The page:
Norris’ pit entry incident was a major point of discussion after the race on Sunday, and many observers were surprised when the McLaren driver received a reprimand rather than the five-second penalty and one licence point that are usually associated with the offence.
The significance was that those five seconds would have made his day even worse, dropping him from seventh place to ninth, behind the Alfa Romeo of Kimi Raikkonen and the Red Bull of Sergio Perez.
It certainly looked like the offence was a slam dunk.
When he headed to the pitlane to take intermediates with two laps to go Norris lost control in the pit entry, and his whole car slide across the line and back onto the track. He managed to gather it up and jink back into the pitlane, but in post-race interviews he conceded that a penalty and a further demotion was likely.
When Raikkonen took the chequered flag, the Alfa team was so sure that Norris would be penalised that the Finn was told that his eighth place on the road was expected to become seventh.
To make matters worse for Alfa Romeo, Raikkonen was one of the most recent recipients of a five-second penalty for a pit entry offence, at Mugello last year, one that dropped him from eighth to ninth place and cost him a couple of points.
It’s no surprise therefore that the news that Norris had received only a reprimand on this occasion was received with incredulity in the Alfa Romeo camp, and not least by team principal Vasseur.
The Norris verdict came in the slipstream of a series of recent FIA decisions that have impacted the Swiss team and left it rueing what Vasseur sees as an apparent lack of consistency.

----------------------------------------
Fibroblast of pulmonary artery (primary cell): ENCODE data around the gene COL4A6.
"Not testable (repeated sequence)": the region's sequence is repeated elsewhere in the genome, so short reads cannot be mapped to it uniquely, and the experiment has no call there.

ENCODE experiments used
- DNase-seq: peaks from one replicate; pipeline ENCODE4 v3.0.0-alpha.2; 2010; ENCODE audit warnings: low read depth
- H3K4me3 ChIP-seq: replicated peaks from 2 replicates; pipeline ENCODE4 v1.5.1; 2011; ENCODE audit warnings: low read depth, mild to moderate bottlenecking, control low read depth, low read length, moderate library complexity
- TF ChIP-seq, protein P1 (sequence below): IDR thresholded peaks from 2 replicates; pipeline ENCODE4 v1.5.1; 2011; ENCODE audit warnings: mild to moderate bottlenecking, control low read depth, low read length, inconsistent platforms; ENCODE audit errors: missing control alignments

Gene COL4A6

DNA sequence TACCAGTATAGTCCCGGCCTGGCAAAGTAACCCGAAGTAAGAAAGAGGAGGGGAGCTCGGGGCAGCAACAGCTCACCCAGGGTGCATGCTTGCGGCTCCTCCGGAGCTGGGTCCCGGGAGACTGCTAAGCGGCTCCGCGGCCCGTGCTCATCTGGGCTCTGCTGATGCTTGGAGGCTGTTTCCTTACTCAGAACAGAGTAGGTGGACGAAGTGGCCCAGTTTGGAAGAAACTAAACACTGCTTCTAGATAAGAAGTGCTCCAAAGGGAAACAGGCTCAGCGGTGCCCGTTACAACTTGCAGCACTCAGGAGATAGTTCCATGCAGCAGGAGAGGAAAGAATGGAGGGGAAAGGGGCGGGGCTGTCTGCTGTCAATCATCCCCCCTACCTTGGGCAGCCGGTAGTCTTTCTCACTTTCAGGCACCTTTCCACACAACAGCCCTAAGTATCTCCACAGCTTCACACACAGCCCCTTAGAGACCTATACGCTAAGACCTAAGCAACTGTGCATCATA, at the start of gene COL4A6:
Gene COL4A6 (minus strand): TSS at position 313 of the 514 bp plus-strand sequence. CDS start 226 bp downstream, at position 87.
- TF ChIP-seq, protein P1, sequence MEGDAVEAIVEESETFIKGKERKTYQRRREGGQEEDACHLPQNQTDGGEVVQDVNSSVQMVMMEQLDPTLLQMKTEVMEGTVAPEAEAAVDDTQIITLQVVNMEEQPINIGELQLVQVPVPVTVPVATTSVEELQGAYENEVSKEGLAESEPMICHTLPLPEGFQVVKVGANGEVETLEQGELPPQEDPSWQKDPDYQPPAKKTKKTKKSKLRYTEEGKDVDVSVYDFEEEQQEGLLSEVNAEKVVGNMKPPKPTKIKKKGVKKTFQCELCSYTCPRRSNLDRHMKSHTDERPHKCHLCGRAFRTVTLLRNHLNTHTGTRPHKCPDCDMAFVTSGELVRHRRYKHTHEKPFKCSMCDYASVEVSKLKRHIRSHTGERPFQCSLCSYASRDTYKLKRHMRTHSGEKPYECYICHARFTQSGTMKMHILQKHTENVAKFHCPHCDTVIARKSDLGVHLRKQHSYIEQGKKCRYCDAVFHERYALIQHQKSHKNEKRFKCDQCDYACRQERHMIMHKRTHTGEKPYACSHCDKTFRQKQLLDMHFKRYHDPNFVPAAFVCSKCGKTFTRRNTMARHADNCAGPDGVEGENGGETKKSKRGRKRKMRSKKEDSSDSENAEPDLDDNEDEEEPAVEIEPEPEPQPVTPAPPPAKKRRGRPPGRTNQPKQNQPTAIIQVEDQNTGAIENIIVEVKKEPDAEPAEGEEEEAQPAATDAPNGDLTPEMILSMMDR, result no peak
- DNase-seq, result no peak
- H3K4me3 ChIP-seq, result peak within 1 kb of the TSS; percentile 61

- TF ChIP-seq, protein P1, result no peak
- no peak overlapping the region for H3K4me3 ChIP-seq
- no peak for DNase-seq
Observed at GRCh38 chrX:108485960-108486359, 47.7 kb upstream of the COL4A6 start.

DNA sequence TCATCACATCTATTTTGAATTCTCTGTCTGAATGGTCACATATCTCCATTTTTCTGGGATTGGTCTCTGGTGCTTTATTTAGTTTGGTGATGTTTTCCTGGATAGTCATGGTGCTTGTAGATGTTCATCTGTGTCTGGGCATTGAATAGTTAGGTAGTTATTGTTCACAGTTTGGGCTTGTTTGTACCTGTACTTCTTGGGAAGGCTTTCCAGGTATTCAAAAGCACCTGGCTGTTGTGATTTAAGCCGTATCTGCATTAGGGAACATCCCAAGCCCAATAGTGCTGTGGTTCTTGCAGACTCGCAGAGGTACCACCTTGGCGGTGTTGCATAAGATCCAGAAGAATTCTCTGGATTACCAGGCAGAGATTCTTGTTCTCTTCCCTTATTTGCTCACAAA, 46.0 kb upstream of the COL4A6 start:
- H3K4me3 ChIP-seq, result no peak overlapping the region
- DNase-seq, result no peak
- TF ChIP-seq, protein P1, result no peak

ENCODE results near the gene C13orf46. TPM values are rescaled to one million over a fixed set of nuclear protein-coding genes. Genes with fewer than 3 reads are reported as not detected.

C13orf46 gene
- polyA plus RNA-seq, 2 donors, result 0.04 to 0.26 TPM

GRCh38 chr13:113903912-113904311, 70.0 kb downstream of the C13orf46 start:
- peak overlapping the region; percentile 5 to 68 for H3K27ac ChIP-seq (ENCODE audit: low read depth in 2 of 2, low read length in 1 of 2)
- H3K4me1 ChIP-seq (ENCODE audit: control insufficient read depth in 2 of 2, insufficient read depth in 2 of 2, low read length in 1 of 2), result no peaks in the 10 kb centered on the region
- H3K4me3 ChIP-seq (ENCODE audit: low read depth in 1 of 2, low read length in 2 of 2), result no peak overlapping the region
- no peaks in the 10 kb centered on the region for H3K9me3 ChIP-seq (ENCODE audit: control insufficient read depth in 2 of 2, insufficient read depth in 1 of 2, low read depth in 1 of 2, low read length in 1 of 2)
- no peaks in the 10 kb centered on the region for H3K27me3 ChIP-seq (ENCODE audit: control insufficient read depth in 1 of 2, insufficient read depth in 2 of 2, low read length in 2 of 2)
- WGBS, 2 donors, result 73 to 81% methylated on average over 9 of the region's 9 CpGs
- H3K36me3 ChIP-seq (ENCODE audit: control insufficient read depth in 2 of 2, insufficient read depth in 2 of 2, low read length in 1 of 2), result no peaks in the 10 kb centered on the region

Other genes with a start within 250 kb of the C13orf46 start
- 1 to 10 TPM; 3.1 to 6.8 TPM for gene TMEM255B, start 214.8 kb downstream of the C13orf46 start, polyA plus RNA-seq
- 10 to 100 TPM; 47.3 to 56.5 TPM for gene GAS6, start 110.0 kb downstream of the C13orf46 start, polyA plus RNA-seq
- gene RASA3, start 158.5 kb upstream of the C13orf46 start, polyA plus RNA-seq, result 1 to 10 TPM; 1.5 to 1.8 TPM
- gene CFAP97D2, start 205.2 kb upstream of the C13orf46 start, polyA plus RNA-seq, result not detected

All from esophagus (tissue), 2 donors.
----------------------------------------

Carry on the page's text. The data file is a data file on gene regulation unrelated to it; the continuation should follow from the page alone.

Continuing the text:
That list is topped by the awarding of points after two laps behind the safety car in Spa – an outcome that created a 10-point swing to Williams in the battle for eighth place in the constructors’ championship, potentially costing Alfa millions of dollars.
“I’m very sad for Lando, because he did a fantastic weekend in Sochi,” Vasseur told Motorsport.com.
“But then it’s not because you like the guy and he deserved to win that we have to change the rule. The rule is crystal clear, that if you cross the line, you have to be penalised.
“It was the case on tons of occasions, for 10 times less than this, with [Yuki] Tsunoda in Spielberg, with Raikkonen last year in Mugello. And exactly the same condition with Lewis in Hockenheim in 2019.”
Lando Norris, McLaren MCL35M, makes a pit stop
Photo by: Charles Coates / Motorsport Images
In fact, technically Hamilton’s 2019 German GP penalty was for going to the wrong side of the pit entry bollard, not the crossing line, but it earned the same five-second penalty.
Going further back in history there were more severe penalties for pit entry offences.
Intriguingly, there is also a precedent for giving a reprimand and not a time penalty for a pit entry offence in a race – and again it involved Hamilton at Hockenheim, this time in 2018. On that occasion, he was heading into the pits, and went to the correct side of the bollard, but then opted to cross the line and return to the track.
The stewards subsequently justified the decision to give a reprimand by saying that that “the driver and the team candidly admitted the mistake and the fact that there was confusion within the team as to whether to stay out or to enter the pits and that led to the infringement”.
Last weekend’s verdict explained why the stewards had awarded a reprimand and given Norris the benefit of the doubt, noting that he was travelling slowly and that “we do not consider that the crossing of the painted area was intentional or predictable in the circumstances”.